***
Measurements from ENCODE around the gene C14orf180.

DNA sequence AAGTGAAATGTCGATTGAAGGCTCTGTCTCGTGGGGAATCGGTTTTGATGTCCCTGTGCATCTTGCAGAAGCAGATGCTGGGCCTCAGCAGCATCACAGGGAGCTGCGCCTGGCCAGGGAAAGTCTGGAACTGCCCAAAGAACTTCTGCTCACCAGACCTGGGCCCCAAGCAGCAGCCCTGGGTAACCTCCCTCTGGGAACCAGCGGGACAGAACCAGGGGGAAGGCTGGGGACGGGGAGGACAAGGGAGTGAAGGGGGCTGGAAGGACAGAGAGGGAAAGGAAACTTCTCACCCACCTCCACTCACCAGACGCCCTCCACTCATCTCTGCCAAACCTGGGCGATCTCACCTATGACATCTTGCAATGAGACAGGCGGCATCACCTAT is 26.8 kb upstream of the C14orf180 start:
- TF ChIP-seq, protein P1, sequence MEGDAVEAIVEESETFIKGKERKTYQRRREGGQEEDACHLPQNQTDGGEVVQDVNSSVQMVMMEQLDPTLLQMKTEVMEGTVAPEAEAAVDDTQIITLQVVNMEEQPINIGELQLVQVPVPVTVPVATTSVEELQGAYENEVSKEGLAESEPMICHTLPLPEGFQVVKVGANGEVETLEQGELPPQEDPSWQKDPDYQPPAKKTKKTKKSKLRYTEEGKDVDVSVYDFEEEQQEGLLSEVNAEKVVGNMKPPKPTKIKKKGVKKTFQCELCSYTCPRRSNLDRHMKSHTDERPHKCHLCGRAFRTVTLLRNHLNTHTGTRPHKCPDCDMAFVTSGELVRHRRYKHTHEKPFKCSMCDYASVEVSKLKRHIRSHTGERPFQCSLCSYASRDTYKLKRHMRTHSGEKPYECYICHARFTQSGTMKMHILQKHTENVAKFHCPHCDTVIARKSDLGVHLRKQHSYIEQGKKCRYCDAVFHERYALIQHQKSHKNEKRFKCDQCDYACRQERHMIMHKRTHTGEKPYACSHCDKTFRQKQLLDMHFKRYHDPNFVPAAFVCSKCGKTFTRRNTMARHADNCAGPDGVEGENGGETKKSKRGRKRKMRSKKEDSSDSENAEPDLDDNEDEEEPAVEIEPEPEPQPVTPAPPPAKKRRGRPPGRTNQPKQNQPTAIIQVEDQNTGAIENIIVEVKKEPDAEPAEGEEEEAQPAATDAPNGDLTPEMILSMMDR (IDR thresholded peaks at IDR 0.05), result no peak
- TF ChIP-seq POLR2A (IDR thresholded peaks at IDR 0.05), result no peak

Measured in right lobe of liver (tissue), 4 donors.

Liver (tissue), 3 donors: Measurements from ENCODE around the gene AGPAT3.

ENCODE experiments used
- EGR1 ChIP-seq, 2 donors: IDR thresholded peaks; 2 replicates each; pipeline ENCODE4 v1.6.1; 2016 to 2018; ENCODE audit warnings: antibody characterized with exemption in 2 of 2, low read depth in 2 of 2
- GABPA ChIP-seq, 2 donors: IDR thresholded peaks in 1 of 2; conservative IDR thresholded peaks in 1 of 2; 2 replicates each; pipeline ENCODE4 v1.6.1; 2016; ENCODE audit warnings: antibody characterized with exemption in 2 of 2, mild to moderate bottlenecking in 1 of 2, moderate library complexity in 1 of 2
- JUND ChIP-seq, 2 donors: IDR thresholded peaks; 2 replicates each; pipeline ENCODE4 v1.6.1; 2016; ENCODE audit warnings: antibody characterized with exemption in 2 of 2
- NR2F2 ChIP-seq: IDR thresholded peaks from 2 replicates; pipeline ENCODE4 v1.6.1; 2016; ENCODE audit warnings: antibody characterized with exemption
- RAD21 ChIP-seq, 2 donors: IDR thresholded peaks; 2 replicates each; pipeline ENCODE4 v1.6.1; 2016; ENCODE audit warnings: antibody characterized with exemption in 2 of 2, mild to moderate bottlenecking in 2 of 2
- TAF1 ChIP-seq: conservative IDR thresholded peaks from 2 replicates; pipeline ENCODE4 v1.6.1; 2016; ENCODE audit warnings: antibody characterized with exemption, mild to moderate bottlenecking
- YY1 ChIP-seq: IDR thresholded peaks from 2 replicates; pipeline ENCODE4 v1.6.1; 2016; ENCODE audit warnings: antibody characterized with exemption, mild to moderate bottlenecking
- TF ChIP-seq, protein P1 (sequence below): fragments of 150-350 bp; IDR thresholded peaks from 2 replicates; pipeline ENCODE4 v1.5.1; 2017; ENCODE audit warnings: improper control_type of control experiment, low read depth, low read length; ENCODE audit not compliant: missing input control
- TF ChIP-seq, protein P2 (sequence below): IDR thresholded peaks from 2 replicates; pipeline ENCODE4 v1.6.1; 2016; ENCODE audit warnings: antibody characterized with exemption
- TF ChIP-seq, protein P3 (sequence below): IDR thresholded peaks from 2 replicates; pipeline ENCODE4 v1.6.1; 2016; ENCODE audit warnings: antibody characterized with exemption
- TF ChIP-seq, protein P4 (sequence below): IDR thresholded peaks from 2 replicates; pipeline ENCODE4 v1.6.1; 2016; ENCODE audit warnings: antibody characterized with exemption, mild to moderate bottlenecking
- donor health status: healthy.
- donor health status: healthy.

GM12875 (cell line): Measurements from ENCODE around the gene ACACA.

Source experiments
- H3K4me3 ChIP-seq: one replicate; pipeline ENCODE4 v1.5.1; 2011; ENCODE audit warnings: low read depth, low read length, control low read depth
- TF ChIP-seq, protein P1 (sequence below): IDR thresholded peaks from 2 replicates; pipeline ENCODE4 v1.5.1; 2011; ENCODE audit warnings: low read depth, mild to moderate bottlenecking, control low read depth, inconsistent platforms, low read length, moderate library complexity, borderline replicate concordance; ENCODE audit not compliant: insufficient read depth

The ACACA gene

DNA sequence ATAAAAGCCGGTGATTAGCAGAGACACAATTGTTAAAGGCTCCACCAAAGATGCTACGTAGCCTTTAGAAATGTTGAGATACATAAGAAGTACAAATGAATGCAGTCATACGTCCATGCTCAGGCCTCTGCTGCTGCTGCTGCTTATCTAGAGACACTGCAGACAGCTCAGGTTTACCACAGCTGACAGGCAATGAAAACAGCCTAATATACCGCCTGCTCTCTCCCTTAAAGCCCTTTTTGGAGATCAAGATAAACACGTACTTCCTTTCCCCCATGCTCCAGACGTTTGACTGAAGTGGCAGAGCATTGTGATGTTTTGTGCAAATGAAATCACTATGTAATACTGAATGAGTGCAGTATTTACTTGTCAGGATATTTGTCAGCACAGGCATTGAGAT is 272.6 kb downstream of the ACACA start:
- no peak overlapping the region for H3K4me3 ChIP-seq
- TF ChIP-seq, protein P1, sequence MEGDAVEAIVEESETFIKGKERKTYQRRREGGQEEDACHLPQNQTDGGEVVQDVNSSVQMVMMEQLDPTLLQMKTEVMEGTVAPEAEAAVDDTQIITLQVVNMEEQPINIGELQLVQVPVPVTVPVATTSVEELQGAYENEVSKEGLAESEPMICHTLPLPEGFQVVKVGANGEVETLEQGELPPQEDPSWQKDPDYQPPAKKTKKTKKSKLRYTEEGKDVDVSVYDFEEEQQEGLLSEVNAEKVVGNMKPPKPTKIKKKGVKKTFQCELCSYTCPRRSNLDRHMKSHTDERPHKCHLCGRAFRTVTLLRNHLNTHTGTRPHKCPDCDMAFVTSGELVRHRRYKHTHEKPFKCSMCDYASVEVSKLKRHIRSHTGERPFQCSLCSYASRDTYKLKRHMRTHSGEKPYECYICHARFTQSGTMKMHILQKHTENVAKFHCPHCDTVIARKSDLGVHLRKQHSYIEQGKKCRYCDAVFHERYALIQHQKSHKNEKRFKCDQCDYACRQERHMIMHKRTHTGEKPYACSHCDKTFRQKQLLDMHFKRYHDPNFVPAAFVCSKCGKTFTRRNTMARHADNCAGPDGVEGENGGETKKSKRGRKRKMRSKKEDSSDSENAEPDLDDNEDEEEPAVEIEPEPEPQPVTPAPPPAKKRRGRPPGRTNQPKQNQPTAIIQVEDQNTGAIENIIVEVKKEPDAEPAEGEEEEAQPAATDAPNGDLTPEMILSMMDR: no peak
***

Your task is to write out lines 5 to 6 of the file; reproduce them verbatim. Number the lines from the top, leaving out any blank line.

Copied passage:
Measured in right lobe of liver (tissue), 4 donors.

Liver (tissue), 3 donors: Measurements from ENCODE around the gene AGPAT3.